The DPS5005 is a DC-DC converter. It can accept an input voltage from 0 to about 55 volts or so, and will regulate an output voltage up to about 1 volt below the input. This version is good to 5 amps, but there are other versions of this supply that will do as little as 30V / 2A and as much as 50V / 20A. 50V 5A seems like a good sweet spot. Since it is a DC-DC converter, you have to have a DC source to drive it. A lot of people use a 48V power brick, as they are commonly available.
A while back, I did a teardown on a dual-channel Amrel PPS-2322 programmable power supply, and was quite impressed by its solid construction. Recently, I found another Amrel power supply on eBay and this time it is a single channel version (PPS 35-2). Let’s take a look inside this signal channel version and see how much in common it has compared to the dual channel 2322. The single channel version of the Amrel programmable power supply has front panel sensing terminals making it handy for remote sensing applications. Although the dual channel version has remote sensing capability as well it is only available through wiring at the rear terminal block so it is less convenient.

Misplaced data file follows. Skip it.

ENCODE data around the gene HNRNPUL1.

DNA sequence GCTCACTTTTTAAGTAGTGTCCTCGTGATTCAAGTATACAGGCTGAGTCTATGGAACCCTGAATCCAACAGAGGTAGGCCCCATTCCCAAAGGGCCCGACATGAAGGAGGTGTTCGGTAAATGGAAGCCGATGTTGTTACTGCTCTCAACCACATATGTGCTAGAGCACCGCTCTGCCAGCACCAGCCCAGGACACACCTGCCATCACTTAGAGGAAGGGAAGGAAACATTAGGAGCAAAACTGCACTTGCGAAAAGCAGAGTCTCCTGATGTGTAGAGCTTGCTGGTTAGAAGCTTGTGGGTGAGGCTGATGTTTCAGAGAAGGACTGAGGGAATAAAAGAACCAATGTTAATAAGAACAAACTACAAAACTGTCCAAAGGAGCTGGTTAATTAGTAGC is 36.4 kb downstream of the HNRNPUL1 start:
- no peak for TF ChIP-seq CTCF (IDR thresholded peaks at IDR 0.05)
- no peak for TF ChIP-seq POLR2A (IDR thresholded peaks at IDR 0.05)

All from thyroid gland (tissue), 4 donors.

We recently started restoring a vintage1 analog computer. Unlike a digital computer that represents numbers with discrete binary values, an analog computer performs computations using physical, continuously changeable values such as voltages. Since the accuracy of the results depends on the accuracy of these voltages, a precision power supply is critical in an analog computer. This blog post discusses how this computer’s power supply works, and how we fixed a problem with it. This is the second post in the series; the first post discussed the precision op amps in the computer.
Texas instruments has an app note and video explaining how to make a programmable output power supply using a typical LDO voltage regulator and a DAC. This is the technique we used for the Bus Pirate Ultra power supply to get 0.8 to 5volts output, and it works a treat!